Right-wing commentator Levin (Liberty and Tyranny: A Conservative Manifesto, 2009, etc.) charges that America is in danger of losing itself to soul-crushing collectivism.
Many non-conservative readers may instinctively think that efforts to “level the playing field” will make America great again. Not so, writes the author, who’s leery of “radical egalitarianism” and fears it’s just another stab at utopianism, a system, no matter how well intentioned, that concentrates power in a central authority. “Like all other failed forms of utopianism in the past, Levin argues that the new utopianism will ultimately lead to tyranny and the enslavement of its citizens. Utopianism,” writes Levin, “is tyranny born of intellectual bankruptcy and dishonesty. The proof is seen every day in the words and actions of politicians, judges, bureaucrats, and the media.” The author frequently cites the works of Plato, Hobbes More and other noted thinkers in an effort to bolster his argument. In fact, Levin rarely goes a paragraph without importing huge tracts of texts from other writers. Ultimately, the book never rises above partisanship and is not likely to win any converts. It seems a stretch to claim that there is any movement currently afoot in the United States today that is even remotely comparable to the societal changes implemented in Karl Marx’s Communist Manifesto. Simply invoking the words of Ronald Reagan might appease some, but it is hardly sufficient for constructing a convincing argument.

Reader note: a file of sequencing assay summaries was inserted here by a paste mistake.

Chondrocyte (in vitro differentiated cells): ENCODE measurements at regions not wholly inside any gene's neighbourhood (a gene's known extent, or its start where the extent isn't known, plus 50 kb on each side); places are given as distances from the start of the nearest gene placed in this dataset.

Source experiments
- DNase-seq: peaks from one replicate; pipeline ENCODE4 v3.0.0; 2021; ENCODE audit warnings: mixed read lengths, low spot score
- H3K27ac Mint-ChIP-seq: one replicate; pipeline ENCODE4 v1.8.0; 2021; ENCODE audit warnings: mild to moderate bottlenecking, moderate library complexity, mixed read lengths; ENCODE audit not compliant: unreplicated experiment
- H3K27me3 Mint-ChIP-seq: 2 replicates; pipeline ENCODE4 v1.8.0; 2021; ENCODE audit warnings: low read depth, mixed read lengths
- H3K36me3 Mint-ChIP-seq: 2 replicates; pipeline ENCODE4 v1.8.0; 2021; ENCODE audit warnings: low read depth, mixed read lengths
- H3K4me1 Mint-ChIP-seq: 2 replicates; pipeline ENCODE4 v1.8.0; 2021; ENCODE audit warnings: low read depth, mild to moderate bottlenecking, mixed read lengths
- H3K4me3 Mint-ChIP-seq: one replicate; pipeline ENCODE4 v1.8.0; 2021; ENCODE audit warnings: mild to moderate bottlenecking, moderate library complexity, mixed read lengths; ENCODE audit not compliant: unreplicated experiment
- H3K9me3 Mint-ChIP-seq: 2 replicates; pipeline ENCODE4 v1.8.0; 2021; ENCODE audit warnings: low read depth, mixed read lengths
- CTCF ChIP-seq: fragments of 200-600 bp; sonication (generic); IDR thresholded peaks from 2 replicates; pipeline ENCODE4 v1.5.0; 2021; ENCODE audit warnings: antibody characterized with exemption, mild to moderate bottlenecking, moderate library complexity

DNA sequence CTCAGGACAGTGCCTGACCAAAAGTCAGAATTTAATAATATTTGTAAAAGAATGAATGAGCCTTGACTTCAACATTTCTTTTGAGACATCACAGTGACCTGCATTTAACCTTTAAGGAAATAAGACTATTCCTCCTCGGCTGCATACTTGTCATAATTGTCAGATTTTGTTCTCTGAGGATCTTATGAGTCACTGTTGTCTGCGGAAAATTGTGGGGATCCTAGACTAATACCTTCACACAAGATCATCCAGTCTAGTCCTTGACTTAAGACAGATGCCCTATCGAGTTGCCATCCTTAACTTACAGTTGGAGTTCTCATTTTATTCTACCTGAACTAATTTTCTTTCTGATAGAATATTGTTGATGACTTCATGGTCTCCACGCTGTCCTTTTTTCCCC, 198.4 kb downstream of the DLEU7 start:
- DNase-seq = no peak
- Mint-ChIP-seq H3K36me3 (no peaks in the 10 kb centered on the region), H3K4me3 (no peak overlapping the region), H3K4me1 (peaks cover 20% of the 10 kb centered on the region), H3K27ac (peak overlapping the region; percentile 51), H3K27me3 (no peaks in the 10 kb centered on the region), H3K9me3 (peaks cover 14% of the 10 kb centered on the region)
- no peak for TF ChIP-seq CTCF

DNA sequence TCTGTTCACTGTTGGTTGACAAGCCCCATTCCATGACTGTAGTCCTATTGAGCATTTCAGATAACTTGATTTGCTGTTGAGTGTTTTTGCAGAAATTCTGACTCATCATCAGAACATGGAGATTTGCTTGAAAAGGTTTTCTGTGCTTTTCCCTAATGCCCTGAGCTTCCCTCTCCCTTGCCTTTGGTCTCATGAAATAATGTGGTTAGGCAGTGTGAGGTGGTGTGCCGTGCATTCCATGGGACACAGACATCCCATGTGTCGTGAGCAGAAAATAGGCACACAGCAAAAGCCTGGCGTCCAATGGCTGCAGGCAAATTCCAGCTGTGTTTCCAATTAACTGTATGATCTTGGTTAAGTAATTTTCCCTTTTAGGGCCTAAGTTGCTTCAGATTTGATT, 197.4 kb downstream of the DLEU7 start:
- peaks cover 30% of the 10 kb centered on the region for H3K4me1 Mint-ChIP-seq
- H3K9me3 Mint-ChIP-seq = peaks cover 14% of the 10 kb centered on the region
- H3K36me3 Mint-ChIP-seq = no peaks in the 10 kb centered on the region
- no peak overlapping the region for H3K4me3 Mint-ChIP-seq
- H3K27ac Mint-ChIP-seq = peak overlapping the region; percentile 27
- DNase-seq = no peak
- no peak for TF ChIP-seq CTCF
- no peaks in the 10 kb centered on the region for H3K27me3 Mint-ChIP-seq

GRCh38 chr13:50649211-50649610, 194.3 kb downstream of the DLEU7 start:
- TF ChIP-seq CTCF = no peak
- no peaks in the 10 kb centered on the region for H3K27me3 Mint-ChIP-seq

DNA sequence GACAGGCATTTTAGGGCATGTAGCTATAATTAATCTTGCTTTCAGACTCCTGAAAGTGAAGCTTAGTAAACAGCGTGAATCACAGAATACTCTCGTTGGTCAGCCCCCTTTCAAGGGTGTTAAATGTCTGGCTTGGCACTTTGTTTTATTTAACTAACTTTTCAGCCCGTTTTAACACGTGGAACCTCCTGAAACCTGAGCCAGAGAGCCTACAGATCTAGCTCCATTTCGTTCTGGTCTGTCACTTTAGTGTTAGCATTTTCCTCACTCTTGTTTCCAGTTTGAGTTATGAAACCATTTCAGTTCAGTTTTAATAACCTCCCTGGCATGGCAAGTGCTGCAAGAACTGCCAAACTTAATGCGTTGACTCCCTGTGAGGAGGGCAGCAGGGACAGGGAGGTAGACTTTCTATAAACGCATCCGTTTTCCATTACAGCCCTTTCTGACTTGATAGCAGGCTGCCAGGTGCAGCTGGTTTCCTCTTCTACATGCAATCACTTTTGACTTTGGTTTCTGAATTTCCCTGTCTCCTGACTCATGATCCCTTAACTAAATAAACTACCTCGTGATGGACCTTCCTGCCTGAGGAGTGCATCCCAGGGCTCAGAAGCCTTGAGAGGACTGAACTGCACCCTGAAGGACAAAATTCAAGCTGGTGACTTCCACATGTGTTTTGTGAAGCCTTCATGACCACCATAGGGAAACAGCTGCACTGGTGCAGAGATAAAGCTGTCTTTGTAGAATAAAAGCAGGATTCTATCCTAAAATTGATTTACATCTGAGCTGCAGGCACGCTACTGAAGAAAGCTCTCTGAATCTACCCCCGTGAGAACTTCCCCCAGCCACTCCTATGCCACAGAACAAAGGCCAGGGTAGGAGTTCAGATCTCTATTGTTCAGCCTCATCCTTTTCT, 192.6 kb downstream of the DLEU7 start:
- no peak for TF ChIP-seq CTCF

A polemic for like-minded readers.